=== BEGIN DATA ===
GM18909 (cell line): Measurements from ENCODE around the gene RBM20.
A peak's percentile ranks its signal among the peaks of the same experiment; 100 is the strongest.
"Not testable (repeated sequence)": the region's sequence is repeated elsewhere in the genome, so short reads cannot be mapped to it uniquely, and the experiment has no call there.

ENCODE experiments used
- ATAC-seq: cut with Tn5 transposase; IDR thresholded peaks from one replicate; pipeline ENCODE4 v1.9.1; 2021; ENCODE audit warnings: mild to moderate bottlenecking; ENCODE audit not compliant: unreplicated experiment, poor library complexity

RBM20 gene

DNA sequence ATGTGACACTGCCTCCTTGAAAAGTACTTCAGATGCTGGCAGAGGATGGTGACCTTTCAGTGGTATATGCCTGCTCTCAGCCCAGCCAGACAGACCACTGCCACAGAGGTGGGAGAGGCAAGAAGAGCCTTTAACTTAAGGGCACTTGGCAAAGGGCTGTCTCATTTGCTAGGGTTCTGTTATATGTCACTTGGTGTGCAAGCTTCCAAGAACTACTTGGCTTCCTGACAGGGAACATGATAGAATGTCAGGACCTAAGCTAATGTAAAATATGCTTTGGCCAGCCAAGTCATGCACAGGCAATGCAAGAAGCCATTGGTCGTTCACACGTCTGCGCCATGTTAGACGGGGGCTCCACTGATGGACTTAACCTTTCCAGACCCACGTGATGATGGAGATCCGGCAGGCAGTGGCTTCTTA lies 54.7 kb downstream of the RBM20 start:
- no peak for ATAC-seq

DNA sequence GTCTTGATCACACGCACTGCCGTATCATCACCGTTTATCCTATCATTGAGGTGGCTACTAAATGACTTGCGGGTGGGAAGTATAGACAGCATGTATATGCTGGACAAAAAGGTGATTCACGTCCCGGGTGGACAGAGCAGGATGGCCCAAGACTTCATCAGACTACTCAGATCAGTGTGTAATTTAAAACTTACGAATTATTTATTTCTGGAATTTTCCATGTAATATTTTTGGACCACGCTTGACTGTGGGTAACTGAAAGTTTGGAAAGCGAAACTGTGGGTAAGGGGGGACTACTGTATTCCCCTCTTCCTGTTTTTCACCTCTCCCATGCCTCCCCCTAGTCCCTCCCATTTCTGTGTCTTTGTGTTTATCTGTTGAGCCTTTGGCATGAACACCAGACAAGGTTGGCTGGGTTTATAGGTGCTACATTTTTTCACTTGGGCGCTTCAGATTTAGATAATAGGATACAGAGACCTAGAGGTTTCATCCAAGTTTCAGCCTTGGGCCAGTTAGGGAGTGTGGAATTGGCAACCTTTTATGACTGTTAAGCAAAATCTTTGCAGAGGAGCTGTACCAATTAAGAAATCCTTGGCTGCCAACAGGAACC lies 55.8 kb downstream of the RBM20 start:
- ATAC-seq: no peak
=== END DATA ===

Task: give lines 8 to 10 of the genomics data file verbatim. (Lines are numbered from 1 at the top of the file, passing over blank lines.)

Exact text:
- no peak for ATAC-seq

DNA sequence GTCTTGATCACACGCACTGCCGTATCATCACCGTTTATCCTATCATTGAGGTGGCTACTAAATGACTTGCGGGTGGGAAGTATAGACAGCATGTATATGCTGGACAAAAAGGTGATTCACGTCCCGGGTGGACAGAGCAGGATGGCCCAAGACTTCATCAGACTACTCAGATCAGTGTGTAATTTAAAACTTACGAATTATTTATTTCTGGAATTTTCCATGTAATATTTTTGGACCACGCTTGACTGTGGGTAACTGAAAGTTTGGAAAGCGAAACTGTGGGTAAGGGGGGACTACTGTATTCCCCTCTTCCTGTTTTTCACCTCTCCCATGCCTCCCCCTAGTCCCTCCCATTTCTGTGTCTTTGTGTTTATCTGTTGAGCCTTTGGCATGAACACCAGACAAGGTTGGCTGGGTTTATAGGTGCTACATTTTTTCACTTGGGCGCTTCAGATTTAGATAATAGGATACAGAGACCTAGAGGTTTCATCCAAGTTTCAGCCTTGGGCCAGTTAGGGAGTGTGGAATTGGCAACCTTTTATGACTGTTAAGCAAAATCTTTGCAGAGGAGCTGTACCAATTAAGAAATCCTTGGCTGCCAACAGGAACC lies 55.8 kb downstream of the RBM20 start:
- ATAC-seq: no peak